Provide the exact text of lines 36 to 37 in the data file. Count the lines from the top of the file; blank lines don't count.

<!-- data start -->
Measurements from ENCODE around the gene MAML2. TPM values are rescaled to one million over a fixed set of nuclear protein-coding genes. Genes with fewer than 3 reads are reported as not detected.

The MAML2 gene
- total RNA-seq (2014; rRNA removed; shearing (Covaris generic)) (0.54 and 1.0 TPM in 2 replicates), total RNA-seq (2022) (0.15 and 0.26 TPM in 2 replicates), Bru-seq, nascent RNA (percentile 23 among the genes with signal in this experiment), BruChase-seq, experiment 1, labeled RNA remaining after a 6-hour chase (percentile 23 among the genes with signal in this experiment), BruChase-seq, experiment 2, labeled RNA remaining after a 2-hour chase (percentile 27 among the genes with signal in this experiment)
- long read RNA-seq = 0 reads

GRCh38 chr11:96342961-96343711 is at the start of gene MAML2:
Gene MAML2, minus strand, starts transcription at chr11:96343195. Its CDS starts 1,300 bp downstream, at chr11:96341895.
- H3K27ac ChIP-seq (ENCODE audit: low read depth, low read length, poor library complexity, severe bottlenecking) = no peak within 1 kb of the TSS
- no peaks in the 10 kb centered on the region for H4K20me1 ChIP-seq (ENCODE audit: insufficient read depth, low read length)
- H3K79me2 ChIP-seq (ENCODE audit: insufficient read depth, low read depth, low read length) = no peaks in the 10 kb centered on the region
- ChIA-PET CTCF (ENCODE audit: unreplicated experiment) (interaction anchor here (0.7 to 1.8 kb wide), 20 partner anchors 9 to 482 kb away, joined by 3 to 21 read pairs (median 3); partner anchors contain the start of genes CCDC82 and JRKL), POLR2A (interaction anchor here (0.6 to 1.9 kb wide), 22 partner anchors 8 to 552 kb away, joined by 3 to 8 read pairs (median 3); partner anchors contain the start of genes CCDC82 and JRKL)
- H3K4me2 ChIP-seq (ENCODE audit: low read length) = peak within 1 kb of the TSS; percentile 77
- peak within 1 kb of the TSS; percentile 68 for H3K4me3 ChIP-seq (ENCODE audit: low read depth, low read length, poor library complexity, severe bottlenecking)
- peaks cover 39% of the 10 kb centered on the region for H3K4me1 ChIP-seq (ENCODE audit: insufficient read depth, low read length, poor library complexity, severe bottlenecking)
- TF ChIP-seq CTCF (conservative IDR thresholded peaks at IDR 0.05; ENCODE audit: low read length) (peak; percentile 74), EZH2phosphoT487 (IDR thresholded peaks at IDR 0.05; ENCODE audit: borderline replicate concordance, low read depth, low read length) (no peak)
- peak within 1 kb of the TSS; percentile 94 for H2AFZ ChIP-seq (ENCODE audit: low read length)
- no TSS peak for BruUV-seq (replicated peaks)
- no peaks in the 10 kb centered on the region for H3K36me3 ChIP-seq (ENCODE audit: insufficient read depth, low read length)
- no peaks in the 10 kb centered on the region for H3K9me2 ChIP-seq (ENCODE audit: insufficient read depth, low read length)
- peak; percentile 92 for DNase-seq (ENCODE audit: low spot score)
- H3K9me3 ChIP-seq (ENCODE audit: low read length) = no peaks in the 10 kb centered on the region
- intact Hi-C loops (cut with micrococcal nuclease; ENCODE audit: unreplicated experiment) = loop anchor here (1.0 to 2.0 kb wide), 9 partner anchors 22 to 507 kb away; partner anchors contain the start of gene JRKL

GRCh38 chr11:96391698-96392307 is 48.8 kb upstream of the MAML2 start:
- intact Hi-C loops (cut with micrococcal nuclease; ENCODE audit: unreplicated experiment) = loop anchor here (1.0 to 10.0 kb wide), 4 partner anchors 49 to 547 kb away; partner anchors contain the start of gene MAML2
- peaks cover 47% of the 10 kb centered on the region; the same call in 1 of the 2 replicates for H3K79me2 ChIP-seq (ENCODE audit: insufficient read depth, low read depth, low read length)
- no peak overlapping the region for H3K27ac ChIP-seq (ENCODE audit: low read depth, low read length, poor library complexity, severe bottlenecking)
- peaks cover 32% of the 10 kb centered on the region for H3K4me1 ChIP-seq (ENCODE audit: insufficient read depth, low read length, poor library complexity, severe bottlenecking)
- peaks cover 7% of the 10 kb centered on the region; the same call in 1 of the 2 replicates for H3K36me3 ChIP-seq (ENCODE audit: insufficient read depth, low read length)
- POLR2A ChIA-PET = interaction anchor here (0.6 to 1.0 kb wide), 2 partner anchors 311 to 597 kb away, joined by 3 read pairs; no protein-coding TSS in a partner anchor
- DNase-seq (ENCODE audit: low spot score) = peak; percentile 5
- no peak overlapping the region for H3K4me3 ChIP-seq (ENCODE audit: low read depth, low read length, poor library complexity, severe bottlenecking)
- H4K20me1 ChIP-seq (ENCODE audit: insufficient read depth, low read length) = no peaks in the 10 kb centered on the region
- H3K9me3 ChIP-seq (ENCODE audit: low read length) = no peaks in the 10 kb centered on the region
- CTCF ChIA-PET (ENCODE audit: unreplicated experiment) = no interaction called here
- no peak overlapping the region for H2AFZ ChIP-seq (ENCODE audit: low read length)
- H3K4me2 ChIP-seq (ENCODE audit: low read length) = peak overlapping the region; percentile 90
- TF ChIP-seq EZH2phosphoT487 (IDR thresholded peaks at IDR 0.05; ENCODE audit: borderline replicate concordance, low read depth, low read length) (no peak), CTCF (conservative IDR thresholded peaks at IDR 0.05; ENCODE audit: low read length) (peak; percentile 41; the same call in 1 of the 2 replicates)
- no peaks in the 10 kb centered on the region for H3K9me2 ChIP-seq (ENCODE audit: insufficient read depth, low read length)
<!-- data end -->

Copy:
- TF ChIP-seq EZH2phosphoT487 (IDR thresholded peaks at IDR 0.05; ENCODE audit: borderline replicate concordance, low read depth, low read length) (no peak), CTCF (conservative IDR thresholded peaks at IDR 0.05; ENCODE audit: low read length) (peak; percentile 41; the same call in 1 of the 2 replicates)
- no peaks in the 10 kb centered on the region for H3K9me2 ChIP-seq (ENCODE audit: insufficient read depth, low read length)